One can talk about Zen only in antonyms. This is due to the fact that truth cannot be told in its raw form, as it is. Absolute truth is beyond interpretation, so it can only be inferred. It cannot be interpreted.
Bodhi Dharma, the first Guru to introduce Zen to China spoke following words about Zen.
This path directly leads to buddhahood (self-realization) without the need of scriptures.
It points all fingers towards a man’s mind.
By learning about one’s nature, one will attain buddhahood (self-realization).
Through meditation, Buddha attained a state called anuttarā-samyak-saṃbodhi or highest perfect awakening. He did not attain this through reading scriptures or through following some rituals. Hence, one who follows Buddha will become Buddha only when he drowns himself in meditation and attains knowledge by experiencing the true nature of mind and the world. This is not possible through reading scriptures and following certain rituals. This is the doctrine of Zen.
That is why, Zen is compared to the lighting of a lamp. One lamp lights up another lamp. Second lamp will light up by experiencing the light of first lamp. Similarly, when a good seeker of truth finds an able Guru, then the effulgence of Guru’s knowledge will flow into the disciple. Then there is no need of preaching, scriptures and rituals.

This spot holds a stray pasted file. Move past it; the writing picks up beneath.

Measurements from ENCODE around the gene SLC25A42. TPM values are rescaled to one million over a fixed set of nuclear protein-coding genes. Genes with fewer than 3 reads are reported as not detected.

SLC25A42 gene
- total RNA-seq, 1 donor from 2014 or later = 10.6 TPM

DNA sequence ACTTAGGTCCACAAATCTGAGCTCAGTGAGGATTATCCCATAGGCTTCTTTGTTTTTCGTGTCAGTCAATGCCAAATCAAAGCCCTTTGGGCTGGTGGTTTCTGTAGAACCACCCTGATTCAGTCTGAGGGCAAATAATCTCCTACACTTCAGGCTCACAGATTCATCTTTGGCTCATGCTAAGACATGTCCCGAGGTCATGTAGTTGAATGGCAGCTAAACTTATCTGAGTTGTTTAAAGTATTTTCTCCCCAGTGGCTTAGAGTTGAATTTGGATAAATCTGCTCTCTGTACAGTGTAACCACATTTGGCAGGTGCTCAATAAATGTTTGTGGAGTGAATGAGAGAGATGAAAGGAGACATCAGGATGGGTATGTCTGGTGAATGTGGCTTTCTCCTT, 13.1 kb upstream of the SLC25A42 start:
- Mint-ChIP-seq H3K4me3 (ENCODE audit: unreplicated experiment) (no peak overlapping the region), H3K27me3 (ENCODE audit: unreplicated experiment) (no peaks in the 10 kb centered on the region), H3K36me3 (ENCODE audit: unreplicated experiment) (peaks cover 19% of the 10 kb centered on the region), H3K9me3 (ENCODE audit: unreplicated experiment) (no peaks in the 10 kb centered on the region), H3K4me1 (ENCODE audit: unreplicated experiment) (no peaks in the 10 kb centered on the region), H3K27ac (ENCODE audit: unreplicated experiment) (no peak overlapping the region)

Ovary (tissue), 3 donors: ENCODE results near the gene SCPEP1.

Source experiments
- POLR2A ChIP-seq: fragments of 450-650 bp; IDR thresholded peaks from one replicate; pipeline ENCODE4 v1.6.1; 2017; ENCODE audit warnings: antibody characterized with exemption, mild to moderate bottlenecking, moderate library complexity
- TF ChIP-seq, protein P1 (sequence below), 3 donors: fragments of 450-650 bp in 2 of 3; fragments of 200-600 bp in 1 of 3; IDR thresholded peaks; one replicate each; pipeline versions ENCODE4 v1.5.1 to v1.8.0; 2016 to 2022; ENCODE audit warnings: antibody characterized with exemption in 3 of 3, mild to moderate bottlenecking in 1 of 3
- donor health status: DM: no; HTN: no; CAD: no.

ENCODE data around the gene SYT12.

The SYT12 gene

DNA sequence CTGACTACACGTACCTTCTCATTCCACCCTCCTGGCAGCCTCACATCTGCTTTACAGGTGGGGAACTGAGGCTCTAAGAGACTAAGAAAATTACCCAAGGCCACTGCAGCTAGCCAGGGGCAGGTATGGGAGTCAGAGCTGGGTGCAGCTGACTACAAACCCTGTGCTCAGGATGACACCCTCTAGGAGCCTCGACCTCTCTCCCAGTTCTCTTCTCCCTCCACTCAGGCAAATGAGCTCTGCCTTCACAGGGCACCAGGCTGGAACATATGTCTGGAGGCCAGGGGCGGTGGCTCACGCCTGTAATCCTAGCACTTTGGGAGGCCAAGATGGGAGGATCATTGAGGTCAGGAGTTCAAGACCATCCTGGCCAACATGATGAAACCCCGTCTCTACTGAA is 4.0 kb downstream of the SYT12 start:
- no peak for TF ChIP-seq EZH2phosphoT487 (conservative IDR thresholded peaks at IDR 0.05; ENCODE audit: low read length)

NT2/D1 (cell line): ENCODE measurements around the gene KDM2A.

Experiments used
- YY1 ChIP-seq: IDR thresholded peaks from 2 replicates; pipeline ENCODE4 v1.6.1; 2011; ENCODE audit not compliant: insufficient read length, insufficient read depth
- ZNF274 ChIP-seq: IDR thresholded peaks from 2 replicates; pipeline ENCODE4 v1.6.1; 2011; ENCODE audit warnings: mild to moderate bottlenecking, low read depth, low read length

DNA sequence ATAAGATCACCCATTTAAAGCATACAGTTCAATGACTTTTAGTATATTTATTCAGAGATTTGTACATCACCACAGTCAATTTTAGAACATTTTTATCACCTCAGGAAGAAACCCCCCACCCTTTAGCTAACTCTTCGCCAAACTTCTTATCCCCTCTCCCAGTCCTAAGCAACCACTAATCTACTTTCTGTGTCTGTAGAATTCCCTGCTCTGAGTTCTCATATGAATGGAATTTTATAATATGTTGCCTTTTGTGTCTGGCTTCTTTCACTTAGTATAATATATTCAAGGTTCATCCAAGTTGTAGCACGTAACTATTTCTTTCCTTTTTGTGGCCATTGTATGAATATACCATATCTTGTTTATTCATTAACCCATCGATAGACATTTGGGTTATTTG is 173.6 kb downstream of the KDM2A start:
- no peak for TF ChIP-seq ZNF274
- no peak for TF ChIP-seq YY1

Buddha’s teachings were present in China even before Bodhi Dharma reached there. Buddha’s teachings reached China before Christ, but degenerated in course of time. Buddha’s main teaching is meditation. Instead of meditation, reciting percepts and researching scriptures were being followed. There was a wrong notion that scriptural knowledge was real Buddhism. Bodhi Dharma went to China to correct this wrong idea and to teach the real Buddhism.
He stayed at the famous Shaolin monastery and spent nine years meditating by continuously gazing at a wall. He waited for a good disciple and at last found Huyike. Just like how Buddha gave his light to Maha Kasyapa, Bodhi Dharma gave his knowledge to Huyike. Huyike has become the second Guru of Zen tradition.
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